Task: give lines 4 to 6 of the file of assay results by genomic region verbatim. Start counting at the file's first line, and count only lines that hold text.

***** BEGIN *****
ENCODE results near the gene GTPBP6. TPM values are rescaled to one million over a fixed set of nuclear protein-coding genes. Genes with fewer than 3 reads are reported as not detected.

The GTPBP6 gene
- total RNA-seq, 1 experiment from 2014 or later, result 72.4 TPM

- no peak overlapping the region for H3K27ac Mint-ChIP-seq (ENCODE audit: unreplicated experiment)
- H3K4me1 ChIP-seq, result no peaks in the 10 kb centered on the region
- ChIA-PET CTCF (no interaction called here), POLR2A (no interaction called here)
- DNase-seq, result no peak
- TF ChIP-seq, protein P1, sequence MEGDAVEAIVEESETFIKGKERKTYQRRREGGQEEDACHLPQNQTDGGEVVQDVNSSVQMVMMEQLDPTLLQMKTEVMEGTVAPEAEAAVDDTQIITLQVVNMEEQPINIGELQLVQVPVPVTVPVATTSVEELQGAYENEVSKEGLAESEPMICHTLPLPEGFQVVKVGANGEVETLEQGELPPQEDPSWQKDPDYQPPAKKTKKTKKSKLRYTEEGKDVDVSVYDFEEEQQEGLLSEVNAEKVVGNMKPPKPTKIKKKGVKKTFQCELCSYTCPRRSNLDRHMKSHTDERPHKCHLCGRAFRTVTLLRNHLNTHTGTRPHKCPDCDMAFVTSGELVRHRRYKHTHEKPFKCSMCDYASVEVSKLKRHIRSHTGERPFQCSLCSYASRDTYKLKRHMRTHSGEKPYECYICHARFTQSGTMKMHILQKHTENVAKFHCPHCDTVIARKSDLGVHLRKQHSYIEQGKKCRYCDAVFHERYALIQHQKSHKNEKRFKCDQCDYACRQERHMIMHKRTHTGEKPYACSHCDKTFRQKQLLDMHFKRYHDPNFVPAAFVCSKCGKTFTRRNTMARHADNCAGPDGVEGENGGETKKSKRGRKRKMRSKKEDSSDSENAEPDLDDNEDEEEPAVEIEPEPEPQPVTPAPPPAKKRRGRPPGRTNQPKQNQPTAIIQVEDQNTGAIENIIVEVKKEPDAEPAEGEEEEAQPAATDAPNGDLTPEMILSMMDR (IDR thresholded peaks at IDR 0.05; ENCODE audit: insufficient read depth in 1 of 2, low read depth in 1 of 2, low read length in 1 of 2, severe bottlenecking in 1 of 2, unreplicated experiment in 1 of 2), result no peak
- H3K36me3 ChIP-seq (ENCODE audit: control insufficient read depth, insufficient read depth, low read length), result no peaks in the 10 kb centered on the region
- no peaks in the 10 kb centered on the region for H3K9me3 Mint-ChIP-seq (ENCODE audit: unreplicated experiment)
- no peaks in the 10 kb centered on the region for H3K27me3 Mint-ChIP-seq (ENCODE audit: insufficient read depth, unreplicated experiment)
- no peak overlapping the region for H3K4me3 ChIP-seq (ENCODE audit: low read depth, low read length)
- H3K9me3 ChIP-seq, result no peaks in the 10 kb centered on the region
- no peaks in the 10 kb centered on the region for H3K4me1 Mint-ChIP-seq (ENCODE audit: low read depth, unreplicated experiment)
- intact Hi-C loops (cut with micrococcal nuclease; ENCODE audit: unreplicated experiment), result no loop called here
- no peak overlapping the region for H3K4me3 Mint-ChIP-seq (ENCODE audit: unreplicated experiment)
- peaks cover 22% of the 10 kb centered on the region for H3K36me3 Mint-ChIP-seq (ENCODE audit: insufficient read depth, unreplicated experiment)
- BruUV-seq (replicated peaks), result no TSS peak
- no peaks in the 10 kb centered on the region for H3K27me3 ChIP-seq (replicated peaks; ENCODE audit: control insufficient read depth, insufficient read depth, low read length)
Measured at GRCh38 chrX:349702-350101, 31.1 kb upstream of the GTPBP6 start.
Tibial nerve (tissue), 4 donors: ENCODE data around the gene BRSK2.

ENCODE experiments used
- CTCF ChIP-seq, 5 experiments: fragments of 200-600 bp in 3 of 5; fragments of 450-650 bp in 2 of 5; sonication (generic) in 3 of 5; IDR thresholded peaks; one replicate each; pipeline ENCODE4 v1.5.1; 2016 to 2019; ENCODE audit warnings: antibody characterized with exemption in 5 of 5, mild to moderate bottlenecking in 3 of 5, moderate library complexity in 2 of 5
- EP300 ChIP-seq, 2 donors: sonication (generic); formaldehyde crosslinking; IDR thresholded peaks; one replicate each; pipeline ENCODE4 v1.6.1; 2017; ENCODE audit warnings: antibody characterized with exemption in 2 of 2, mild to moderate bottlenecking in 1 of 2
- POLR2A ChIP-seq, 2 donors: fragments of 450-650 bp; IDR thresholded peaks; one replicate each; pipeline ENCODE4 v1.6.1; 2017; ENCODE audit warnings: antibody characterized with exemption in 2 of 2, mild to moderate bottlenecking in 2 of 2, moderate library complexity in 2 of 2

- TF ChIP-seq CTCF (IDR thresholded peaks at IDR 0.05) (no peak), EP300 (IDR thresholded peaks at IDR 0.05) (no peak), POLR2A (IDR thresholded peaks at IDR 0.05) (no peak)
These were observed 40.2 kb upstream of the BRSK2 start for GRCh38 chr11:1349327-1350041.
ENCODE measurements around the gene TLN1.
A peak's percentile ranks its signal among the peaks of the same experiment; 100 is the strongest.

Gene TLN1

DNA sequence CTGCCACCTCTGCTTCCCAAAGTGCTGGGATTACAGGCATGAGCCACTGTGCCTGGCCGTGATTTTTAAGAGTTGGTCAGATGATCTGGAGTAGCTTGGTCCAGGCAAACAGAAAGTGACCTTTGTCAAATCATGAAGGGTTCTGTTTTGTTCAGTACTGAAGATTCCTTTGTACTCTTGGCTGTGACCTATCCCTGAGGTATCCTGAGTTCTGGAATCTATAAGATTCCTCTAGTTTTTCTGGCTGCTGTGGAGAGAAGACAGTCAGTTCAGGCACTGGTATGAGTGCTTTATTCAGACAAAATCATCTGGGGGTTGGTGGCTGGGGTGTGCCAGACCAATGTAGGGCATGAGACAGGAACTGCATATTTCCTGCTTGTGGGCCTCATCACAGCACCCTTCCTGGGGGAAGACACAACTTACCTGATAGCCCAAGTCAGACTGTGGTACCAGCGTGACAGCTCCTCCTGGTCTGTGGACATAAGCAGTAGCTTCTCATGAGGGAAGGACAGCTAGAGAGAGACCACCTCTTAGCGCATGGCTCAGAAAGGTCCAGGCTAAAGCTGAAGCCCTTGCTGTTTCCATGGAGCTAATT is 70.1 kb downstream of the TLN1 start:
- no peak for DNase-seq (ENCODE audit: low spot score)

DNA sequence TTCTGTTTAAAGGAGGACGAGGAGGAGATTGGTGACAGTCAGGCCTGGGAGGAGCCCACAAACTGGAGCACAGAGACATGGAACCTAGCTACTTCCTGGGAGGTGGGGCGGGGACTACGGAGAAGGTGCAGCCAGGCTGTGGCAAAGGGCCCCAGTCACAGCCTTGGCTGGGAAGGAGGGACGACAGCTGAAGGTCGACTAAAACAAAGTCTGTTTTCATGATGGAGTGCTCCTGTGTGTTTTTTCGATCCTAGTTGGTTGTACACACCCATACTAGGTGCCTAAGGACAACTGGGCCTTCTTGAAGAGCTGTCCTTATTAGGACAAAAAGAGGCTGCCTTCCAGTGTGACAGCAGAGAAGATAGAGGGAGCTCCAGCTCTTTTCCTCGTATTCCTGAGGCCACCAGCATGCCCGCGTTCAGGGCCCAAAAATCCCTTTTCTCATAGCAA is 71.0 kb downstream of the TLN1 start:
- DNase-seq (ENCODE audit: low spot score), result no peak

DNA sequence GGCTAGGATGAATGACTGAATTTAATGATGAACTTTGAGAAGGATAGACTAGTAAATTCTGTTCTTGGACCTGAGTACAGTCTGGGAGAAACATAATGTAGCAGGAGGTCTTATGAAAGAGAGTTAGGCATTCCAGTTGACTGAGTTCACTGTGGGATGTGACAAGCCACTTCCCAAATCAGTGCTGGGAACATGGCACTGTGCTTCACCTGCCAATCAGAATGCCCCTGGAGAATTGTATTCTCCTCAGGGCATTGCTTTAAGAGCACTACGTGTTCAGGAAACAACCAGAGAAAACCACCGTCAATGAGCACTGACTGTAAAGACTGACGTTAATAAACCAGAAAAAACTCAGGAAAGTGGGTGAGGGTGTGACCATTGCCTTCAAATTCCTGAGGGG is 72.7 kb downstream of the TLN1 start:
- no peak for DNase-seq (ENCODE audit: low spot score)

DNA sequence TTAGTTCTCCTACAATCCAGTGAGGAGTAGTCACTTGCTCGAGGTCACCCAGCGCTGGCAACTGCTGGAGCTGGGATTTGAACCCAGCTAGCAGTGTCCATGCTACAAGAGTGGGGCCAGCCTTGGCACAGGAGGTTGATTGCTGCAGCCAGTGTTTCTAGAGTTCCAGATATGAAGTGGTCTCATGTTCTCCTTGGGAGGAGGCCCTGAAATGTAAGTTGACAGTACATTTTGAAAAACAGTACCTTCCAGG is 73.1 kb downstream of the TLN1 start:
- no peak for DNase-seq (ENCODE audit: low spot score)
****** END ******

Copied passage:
- no peak overlapping the region for H3K27ac Mint-ChIP-seq (ENCODE audit: unreplicated experiment)
- H3K4me1 ChIP-seq, result no peaks in the 10 kb centered on the region
- ChIA-PET CTCF (no interaction called here), POLR2A (no interaction called here)